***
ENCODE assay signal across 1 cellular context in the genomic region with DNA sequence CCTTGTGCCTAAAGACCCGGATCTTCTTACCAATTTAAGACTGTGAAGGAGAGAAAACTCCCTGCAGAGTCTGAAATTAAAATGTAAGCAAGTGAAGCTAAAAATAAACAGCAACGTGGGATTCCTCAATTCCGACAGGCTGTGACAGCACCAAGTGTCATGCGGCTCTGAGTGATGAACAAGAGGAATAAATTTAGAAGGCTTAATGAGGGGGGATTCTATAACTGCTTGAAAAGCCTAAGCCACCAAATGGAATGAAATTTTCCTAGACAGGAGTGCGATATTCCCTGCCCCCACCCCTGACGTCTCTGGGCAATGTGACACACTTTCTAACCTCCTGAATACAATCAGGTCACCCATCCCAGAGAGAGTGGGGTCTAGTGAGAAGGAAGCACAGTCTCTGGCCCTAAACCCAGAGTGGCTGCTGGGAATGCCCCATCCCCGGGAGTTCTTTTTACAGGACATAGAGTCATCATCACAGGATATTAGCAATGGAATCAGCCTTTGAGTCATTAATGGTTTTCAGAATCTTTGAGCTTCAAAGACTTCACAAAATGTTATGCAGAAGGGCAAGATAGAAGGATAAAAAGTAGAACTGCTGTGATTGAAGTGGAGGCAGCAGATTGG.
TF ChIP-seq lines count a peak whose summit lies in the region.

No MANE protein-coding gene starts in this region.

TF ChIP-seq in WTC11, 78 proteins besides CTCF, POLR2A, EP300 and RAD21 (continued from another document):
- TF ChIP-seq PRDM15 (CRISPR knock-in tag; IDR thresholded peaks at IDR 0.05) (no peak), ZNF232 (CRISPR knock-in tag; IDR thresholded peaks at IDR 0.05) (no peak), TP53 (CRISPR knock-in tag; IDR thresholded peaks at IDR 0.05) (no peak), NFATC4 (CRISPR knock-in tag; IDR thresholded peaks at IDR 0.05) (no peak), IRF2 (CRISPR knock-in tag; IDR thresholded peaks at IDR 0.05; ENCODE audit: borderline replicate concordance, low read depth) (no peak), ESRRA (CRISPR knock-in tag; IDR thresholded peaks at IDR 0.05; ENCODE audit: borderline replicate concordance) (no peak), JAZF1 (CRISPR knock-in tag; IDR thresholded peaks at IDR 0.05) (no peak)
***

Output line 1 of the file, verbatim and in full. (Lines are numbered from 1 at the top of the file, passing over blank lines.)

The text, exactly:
ENCODE assay signal across 1 cellular context in the genomic region with DNA sequence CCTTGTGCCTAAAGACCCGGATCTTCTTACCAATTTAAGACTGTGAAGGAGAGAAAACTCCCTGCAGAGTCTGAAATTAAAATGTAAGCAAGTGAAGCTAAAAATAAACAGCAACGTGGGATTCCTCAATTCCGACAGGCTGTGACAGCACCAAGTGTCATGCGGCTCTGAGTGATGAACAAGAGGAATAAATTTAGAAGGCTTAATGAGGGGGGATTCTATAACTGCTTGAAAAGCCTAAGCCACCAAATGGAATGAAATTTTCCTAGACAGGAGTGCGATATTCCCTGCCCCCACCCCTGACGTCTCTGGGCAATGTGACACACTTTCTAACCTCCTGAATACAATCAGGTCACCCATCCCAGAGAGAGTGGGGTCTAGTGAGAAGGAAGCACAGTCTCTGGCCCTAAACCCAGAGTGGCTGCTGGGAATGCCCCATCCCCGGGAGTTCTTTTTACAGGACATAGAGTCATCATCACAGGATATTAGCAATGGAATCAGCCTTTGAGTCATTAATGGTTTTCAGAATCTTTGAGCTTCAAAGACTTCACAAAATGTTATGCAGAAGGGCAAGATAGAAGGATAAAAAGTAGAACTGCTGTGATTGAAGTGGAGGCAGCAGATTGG.